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Day of the Dove

The whiplash that is the third season now swings us in the opposite direction again. This episode hearkens back to the best of Trek, and very nearly reaches that level itself. The story is memorably simple and, except for its ending, hits all the right notes.

As an allegory, it is entirely successful. In its context it was about the perpetuation of the Vietnam war, as is evidenced by McCoy's tirade on the bridge. But it manages to avoid being specific, and thus applies itself to all human conflicts. The alien of this sci-fi story is just a stand-in for the blind hatred which drives so much of human conflict and war. The Klingons become the Other, the Enemy, and before long no one remembers how it all started or even why they are fighting. But atrocity begets atrocity. Murder begets murder. It's a familiar cycle to students of humanity.

It's a dangerous message, but in the context of starships and aliens, this is actually very safe material -- thus living up to what Roddenberry intended for Trek all along. And that is one of the ways in which this really shines: its subversive nature. The censors would not have read it as an allegory, and probably were only concerned with the depictions of violence. The network could have seen it as just fighting off aliens (and why shouldn't they? the suits might think). But the escalation of the combat is textbook, and only the reasoned calm of Kirk and Spock -- against what their instincts are telling them -- manages to diffuse this before it gets out of hand.

Mixed in to the proceedings are some wonderful character moments, and the boiling to the surface of low-level animosities which certainly would have to fester between crewmembers on long space voyages (the Enterprise is much like a submarine in that respect). Chekov gets the most to do, but Scotty and Uhura each have moments. The Klingons are beautifully played -- under-played actually -- and become something other than cartoon enemies. Bixby makes a critical decision by including a wife for Kang, then finding a way for her to (nearly) bring about the turning point. Without her, the testosterone would fly off the chart, and this would have become implausible, perhaps laughable. Though her character isn't well-developed, her mere presence helps make the story work.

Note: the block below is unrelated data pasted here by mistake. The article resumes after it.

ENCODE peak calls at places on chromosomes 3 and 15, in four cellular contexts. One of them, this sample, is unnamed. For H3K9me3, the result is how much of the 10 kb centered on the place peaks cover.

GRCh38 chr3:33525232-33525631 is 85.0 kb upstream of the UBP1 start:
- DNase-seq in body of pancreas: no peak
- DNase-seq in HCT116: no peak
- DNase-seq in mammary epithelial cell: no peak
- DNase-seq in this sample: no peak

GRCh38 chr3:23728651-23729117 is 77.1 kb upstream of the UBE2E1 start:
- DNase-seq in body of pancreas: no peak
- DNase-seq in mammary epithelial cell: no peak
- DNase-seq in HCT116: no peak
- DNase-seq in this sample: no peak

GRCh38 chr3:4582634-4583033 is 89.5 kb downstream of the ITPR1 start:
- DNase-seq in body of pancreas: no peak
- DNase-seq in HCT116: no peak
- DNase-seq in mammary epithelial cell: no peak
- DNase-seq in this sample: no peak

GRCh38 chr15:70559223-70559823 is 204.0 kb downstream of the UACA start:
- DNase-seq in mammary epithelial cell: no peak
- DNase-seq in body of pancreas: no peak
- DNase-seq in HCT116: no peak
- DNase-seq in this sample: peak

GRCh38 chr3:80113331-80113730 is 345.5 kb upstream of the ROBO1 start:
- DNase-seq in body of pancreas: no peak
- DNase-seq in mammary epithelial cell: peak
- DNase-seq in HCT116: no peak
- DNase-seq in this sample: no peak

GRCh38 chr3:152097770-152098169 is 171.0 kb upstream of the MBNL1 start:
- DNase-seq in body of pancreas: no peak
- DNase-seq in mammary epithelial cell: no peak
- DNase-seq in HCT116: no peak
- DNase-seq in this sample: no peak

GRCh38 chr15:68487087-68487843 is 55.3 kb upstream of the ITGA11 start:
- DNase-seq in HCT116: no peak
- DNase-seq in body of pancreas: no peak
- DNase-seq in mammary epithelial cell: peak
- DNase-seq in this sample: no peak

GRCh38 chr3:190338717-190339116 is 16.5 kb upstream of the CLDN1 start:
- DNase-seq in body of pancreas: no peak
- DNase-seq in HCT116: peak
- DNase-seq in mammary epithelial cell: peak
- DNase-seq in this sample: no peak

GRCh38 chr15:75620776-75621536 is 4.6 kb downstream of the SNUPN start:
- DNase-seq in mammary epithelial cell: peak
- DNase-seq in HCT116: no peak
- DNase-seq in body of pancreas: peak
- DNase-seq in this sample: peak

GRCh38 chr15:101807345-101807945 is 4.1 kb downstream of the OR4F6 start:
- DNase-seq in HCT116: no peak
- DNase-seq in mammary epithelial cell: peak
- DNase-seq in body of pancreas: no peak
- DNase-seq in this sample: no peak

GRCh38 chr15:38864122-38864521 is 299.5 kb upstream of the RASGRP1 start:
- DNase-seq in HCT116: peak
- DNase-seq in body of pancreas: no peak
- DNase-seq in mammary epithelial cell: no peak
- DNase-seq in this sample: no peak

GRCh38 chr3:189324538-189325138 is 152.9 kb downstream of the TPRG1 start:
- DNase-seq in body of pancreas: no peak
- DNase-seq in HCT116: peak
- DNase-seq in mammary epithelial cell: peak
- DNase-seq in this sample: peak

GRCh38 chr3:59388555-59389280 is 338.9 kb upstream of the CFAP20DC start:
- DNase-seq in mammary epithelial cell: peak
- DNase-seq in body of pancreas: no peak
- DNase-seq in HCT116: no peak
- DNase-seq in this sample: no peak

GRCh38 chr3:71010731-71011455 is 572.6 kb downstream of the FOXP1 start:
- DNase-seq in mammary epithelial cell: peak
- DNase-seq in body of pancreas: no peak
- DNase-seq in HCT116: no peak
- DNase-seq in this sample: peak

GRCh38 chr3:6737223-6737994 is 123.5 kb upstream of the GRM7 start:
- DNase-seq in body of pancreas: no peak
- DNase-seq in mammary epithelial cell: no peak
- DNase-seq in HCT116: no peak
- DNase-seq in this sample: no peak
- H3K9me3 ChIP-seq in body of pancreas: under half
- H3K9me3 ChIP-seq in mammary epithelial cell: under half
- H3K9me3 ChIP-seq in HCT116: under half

The only major misstep is the resolution, which nearly undoes the wonderful tension the episode has created. I suppose it would have been worse to have them all sing a round of "Kum Ba Yah," but the ending we are given is not far off. Having Kirk yell at an optical blob which doesn't appear to have any ears is a bit undignified. More satisfying would have been to witness the entity weaken visibly bit by bit as adversaries laid down their weapons. It probably shouldn't have gone without a fight, causing one last surge of hatred, and then been dispelled only by a shaky truce which held just long enough. We could have then ended with mutual suspicion intact, and a fine foundation for later Klingon/Human difficulties.

First season Trek would have had the problem figured out by the end of Act II, the Klingons convinced by the end of Act III, then let the resolution play out through Act IV. Instead, we get a disappointing quick fix. This pattern, which would plague much later Trek (notably Voyager and Enterprise), can be summed up as follows: keep the tension building as long as you can, then release it quickly in the final moments. Look back at "Metamorphosis" for a beautiful example of how the earlier structure is so much more satisfying.

Bixby should be given special extra credit points for keeping almost the whole thing on the ship. That probably saved money, in addition to being a fine story point. As it is, he did many things right, including giving us believable Klingons, two very plausible bad guys (Klingons and the entity), and some very fine food for thought. And the acting is uniformly splendid. It helps that overacting really isn't possible when an alien is controlling your thoughts. But the temptation to go over the top is, for the most part, avoided.

A nod should also be made to Westheimer, who managed to blow up a Klingon ship, create a fabulous Klingon transporter effect, and keep the alien entity menacing while plausible. The effects budget probably took all of the money saved by using ship sets for everything, but that's how it's supposed to work. Theiss shows his love of detail by including two dashes of blue and orange in the female Klingon costume.

In a final crowning touch to the allegory, the alien is not destroyed, merely driven out of the ship. This means that it will continue to slink through the galaxy, looking for feuds to fuel. The message is clear, and elegant.

Rating: Top (2)